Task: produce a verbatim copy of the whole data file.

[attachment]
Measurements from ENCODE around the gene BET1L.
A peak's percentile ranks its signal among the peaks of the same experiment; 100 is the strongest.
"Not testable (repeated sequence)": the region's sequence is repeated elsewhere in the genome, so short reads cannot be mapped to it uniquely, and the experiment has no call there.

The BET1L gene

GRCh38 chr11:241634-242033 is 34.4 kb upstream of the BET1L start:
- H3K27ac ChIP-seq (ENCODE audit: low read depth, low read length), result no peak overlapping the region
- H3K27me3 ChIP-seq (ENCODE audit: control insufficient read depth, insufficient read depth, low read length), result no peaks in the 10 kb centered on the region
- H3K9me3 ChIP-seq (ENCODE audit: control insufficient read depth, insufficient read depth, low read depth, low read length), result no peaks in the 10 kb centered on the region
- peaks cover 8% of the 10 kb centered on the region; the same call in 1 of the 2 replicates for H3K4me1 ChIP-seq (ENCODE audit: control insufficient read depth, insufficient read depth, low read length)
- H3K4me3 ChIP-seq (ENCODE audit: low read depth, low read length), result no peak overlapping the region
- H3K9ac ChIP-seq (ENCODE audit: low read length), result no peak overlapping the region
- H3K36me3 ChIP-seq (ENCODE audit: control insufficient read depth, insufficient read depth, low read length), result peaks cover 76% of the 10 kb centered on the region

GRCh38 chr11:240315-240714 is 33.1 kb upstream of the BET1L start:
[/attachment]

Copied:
Measurements from ENCODE around the gene BET1L.
A peak's percentile ranks its signal among the peaks of the same experiment; 100 is the strongest.
"Not testable (repeated sequence)": the region's sequence is repeated elsewhere in the genome, so short reads cannot be mapped to it uniquely, and the experiment has no call there.

The BET1L gene

GRCh38 chr11:241634-242033 is 34.4 kb upstream of the BET1L start:
- H3K27ac ChIP-seq (ENCODE audit: low read depth, low read length), result no peak overlapping the region
- H3K27me3 ChIP-seq (ENCODE audit: control insufficient read depth, insufficient read depth, low read length), result no peaks in the 10 kb centered on the region
- H3K9me3 ChIP-seq (ENCODE audit: control insufficient read depth, insufficient read depth, low read depth, low read length), result no peaks in the 10 kb centered on the region
- peaks cover 8% of the 10 kb centered on the region; the same call in 1 of the 2 replicates for H3K4me1 ChIP-seq (ENCODE audit: control insufficient read depth, insufficient read depth, low read length)
- H3K4me3 ChIP-seq (ENCODE audit: low read depth, low read length), result no peak overlapping the region
- H3K9ac ChIP-seq (ENCODE audit: low read length), result no peak overlapping the region
- H3K36me3 ChIP-seq (ENCODE audit: control insufficient read depth, insufficient read depth, low read length), result peaks cover 76% of the 10 kb centered on the region

GRCh38 chr11:240315-240714 is 33.1 kb upstream of the BET1L start: